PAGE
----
Deborah Gray White’s Ar’n’t I a Woman? details the grueling experiences of the African American female slaves on Southern plantations. White resented the fact that African American women were nearly invisible throughout historical text, because many historians failed to see them as important contributors to America’s social, economic, or political development (3). Despite limited historical sources, she was determined to establish the African American woman as an intricate part of American history, and thus, White first published her novel in 1985. However, the novel has since been revised to include newly revealed sources that have been worked into the novel. Ar’n’t I a Woman? presents African American females’ struggle with race and
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On the plantations, female slaves took on roles and duties that strongly contradict the traditional female roles of popular white society. As white women were placed atop pedestals and sheltered by their men, African American women were hardly seen as women at all, and therefore, treated as physically brutal as African American men. Only black women had their womanhood completely stripped of them. For me, this comparison was one of the most enlightening portions of the book.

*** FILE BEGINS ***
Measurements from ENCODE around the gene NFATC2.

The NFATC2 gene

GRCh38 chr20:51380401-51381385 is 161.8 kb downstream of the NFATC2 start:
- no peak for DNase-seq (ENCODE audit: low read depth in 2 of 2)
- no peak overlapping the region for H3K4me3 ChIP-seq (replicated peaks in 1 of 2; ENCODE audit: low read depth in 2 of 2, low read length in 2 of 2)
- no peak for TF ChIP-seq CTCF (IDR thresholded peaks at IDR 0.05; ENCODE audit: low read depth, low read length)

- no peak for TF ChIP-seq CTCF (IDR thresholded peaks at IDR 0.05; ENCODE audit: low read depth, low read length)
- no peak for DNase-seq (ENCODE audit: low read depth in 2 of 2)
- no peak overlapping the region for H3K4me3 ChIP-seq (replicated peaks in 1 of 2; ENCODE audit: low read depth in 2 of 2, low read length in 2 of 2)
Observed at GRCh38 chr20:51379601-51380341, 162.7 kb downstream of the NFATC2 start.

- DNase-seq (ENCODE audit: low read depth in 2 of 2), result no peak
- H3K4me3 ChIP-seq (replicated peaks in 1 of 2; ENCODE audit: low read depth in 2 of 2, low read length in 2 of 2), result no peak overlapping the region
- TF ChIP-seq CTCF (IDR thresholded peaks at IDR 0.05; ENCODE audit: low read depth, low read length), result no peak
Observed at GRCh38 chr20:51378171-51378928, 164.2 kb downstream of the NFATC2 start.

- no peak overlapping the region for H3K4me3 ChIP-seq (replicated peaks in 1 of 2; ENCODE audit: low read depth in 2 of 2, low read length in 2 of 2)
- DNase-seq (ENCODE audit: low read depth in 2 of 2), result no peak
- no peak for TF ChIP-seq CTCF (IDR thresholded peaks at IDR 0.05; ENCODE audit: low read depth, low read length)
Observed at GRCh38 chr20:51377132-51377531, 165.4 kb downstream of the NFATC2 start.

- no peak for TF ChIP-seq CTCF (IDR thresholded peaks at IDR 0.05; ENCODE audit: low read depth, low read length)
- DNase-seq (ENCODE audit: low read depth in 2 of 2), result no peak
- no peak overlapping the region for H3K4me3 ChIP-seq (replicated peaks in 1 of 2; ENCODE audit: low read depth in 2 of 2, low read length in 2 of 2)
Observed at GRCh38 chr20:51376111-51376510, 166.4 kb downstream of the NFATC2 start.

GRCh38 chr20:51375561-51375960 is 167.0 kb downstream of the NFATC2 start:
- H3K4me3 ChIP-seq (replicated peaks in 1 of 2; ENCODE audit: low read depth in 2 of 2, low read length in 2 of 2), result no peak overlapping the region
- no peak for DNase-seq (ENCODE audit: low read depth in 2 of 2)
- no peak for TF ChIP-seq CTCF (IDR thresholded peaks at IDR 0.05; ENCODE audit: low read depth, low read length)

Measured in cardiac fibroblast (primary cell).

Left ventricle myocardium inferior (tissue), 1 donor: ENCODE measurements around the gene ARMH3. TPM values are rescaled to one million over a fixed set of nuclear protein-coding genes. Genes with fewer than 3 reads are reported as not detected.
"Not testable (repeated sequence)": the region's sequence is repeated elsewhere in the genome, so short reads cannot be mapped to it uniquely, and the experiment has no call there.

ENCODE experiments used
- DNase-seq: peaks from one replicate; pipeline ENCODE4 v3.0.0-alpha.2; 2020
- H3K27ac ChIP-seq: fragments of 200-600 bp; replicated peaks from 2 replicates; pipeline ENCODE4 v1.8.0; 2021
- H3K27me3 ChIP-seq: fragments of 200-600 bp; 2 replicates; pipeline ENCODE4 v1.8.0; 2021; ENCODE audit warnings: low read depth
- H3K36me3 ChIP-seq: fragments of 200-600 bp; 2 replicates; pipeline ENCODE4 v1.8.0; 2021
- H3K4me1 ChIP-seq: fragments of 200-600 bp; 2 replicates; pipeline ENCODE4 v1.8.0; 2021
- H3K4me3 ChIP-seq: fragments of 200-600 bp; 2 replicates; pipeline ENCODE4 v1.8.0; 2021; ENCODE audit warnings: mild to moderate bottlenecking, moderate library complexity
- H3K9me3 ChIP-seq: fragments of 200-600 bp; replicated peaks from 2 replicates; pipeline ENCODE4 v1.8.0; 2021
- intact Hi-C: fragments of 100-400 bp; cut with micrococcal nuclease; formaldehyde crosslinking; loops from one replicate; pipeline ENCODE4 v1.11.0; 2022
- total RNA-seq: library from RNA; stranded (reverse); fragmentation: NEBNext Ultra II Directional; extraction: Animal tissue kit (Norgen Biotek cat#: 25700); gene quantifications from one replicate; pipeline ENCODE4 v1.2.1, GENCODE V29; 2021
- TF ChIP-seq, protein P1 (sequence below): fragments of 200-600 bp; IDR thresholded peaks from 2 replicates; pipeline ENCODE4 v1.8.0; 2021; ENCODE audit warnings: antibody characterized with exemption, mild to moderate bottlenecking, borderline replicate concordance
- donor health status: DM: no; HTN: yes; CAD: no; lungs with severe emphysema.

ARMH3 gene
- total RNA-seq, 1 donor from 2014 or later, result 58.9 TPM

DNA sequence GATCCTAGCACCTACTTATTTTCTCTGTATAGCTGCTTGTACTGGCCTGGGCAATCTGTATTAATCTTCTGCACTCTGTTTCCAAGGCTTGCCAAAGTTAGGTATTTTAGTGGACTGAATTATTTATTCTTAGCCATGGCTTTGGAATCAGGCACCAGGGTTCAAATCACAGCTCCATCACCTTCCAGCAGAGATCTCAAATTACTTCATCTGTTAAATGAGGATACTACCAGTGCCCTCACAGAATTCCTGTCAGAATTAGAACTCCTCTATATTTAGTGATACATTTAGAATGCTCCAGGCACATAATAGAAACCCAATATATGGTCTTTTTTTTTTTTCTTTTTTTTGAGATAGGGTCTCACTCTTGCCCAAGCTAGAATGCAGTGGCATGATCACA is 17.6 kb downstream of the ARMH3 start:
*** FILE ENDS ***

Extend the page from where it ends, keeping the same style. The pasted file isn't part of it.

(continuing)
White completes her detailed analysis of the major aspects of the female slaves’ lives, with a look into their family life, marital roles, and their reliance on the female slave community. Contrary to American practice of the man overruling the household, in their role as mothers, female slaves were regarded as the central figures in the slave families. In reference to the role of mother, White writes, “a role which was presumed legitimate independent of the father’s or husband’s role” (159). At anytime, fathers could be sold away from their family, but slave masters usually kept mothers with their children because they were the ones responsible for their young, and slave-owners knew that they could use the mothers’ children as leverage to ensure her cooperation. Luckily, slave mothers could rely on their female slave networks to aid in child care. It was not unusual for slave mothers to be expected to